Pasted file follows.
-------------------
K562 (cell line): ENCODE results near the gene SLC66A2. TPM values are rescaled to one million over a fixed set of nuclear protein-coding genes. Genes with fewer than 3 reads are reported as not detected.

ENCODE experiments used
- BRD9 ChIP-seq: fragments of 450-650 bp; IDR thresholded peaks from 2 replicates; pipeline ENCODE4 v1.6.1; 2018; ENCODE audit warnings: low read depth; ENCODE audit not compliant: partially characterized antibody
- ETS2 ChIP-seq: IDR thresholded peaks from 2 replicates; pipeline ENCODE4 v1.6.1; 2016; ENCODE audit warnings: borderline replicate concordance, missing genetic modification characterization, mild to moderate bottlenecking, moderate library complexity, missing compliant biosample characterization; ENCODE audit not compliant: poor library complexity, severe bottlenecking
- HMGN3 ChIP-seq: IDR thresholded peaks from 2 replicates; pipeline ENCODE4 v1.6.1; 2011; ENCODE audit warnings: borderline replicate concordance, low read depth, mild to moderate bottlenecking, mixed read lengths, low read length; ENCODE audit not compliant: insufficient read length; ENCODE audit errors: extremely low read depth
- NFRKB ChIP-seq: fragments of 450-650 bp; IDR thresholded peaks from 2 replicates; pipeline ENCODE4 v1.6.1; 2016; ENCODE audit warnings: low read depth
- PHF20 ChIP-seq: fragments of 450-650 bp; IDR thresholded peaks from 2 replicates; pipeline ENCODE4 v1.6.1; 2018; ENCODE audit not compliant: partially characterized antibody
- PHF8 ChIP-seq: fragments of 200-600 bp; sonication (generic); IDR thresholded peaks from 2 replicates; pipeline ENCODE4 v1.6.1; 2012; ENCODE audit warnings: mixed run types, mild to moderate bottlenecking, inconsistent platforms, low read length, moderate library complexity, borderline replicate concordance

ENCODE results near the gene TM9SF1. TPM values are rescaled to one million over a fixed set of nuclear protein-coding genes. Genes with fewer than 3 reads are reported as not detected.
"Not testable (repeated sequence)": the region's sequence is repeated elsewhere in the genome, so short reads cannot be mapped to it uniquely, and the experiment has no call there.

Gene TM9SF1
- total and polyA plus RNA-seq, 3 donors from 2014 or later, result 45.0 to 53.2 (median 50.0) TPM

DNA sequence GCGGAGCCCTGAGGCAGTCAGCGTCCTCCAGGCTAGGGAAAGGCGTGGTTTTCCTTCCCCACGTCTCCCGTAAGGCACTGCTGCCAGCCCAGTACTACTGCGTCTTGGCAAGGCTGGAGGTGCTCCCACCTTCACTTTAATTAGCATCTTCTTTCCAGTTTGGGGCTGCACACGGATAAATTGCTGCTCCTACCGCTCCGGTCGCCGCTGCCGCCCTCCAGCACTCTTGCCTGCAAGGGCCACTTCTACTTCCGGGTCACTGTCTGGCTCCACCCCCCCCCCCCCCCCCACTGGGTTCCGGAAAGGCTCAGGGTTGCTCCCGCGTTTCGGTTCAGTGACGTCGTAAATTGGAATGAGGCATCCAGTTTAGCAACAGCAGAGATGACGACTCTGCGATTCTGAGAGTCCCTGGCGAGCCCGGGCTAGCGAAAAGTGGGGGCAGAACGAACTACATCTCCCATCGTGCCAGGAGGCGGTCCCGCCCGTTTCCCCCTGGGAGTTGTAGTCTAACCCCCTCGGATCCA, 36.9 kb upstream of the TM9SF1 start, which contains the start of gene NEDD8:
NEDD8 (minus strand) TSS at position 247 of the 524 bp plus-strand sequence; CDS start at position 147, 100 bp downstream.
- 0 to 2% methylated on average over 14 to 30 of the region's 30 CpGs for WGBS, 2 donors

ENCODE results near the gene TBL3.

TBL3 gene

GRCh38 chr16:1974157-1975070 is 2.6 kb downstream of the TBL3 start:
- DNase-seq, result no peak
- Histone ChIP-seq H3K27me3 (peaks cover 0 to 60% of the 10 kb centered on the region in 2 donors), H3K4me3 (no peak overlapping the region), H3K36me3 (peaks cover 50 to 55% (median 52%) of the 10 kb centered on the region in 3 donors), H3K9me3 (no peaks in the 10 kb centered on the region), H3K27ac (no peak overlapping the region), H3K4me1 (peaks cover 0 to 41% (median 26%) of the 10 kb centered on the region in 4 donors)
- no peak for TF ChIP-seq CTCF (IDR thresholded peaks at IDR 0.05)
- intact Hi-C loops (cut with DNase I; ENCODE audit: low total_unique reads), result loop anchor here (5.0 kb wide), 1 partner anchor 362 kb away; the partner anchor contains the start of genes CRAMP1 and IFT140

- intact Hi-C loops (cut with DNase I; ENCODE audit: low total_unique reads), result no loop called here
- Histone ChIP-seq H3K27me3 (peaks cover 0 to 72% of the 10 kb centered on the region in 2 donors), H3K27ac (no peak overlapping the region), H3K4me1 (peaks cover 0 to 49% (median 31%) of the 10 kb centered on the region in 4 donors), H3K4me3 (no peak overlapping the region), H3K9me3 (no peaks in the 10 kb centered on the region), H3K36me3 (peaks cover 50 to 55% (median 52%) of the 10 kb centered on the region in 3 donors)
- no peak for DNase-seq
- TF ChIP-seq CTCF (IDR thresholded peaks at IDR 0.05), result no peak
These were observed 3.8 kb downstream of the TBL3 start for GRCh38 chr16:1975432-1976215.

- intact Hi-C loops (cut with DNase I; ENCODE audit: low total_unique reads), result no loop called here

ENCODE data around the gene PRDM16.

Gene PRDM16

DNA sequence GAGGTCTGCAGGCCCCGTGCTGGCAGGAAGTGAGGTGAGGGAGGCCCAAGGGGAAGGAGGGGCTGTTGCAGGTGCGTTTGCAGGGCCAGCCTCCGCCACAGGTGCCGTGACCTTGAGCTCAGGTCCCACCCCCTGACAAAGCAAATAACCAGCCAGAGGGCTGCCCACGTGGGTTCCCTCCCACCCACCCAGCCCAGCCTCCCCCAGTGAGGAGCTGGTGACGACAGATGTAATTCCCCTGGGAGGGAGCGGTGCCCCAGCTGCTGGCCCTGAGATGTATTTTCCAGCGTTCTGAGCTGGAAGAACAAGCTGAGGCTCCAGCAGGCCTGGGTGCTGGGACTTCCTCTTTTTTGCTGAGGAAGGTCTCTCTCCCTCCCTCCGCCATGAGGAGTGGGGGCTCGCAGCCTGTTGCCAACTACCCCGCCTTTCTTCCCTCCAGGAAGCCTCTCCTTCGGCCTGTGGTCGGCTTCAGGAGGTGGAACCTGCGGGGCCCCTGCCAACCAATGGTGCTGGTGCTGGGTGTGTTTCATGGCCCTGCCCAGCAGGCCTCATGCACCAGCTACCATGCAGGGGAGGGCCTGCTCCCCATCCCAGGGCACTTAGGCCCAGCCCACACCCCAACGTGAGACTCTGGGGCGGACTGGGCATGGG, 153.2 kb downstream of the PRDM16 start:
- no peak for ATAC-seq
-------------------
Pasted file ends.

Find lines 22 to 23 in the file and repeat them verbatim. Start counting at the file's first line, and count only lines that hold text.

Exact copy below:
- intact Hi-C loops (cut with DNase I; ENCODE audit: low total_unique reads), result loop anchor here (5.0 kb wide), 1 partner anchor 362 kb away; the partner anchor contains the start of genes CRAMP1 and IFT140

- intact Hi-C loops (cut with DNase I; ENCODE audit: low total_unique reads), result no loop called here